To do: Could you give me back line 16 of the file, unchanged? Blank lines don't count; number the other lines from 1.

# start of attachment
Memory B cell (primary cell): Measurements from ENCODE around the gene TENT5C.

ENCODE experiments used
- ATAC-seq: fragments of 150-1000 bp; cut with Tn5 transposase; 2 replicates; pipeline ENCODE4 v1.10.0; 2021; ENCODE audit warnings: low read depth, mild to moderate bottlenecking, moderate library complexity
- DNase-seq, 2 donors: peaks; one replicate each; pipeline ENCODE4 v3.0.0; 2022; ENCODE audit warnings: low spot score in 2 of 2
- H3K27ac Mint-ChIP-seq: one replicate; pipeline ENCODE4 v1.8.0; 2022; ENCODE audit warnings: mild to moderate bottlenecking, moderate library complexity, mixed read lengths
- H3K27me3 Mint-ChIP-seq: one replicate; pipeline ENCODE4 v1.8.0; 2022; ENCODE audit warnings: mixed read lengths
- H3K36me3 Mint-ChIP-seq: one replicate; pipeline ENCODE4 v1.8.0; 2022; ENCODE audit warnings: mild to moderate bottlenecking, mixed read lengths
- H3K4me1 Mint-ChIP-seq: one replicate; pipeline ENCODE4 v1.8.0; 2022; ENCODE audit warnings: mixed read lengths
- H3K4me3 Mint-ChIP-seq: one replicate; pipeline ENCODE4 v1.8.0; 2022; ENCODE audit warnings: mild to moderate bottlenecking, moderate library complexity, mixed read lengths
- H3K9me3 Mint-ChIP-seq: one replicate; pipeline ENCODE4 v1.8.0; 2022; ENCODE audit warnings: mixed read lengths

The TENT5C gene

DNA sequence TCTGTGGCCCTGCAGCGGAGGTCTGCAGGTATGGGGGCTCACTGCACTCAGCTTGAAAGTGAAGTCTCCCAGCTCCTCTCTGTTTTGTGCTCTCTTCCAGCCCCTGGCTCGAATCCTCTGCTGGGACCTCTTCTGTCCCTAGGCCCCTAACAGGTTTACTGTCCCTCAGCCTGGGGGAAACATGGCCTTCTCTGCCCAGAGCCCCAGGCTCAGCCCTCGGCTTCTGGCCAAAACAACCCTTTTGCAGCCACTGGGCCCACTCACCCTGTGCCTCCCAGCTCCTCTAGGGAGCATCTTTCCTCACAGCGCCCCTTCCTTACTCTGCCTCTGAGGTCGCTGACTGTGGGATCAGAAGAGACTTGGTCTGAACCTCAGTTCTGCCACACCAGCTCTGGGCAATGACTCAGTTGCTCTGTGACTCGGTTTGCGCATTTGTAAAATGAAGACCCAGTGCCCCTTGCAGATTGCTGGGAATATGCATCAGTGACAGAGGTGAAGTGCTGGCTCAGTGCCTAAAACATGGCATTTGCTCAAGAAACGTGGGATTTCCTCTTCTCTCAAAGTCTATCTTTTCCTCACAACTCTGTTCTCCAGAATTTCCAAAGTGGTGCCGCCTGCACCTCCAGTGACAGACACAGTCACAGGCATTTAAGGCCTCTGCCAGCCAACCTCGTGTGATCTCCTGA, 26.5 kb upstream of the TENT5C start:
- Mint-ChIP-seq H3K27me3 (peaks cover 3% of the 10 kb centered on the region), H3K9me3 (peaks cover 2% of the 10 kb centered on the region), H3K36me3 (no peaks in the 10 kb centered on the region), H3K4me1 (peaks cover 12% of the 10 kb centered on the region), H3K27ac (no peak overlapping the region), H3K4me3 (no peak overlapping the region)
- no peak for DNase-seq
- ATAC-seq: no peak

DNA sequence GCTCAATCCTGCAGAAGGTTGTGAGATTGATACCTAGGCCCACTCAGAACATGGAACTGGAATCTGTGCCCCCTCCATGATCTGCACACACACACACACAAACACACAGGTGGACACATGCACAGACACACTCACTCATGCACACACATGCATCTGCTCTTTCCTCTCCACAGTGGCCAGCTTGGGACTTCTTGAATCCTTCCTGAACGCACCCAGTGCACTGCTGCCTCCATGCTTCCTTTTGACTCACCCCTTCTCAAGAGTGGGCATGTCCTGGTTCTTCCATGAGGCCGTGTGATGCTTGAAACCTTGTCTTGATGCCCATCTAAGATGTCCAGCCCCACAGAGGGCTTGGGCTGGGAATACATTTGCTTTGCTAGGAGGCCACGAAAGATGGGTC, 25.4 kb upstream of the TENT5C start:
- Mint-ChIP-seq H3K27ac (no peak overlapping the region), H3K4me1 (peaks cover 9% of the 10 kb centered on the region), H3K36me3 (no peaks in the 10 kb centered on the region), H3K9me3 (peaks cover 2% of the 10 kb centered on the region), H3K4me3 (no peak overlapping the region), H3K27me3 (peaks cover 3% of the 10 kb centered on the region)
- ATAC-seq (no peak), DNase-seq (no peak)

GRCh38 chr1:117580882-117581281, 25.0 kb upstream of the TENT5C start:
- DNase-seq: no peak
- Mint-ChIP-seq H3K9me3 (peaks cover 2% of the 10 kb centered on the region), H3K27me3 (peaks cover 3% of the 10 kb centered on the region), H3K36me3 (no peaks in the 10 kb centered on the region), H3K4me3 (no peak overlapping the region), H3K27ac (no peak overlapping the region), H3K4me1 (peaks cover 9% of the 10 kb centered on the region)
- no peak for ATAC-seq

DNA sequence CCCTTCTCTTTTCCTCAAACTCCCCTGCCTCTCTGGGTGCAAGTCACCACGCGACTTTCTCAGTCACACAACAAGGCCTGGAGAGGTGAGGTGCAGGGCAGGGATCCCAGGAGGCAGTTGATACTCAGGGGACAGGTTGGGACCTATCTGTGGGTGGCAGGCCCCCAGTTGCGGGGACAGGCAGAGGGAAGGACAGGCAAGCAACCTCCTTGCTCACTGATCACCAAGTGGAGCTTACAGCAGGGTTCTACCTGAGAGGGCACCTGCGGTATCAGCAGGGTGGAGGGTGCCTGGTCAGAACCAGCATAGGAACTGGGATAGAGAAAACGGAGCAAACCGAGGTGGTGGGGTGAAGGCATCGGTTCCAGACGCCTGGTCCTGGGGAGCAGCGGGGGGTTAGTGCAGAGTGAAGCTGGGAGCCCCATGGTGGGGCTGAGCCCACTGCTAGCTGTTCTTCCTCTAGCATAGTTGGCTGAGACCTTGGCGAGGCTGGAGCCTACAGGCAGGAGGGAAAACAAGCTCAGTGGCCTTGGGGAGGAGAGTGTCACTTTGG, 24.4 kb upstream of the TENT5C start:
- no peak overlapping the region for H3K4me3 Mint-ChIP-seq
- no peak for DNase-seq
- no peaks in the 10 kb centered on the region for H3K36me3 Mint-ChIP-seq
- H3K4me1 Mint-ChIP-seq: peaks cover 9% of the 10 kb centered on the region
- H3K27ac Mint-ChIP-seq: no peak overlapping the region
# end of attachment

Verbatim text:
DNA sequence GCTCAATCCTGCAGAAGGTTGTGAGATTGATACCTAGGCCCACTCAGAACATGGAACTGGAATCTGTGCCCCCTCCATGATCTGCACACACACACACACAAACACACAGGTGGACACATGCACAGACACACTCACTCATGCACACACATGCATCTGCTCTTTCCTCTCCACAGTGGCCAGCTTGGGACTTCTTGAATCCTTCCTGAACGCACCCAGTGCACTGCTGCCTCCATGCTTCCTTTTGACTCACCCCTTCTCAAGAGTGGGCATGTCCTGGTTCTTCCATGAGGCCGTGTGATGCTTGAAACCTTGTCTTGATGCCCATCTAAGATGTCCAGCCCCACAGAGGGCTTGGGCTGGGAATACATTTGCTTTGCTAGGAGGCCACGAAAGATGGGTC, 25.4 kb upstream of the TENT5C start: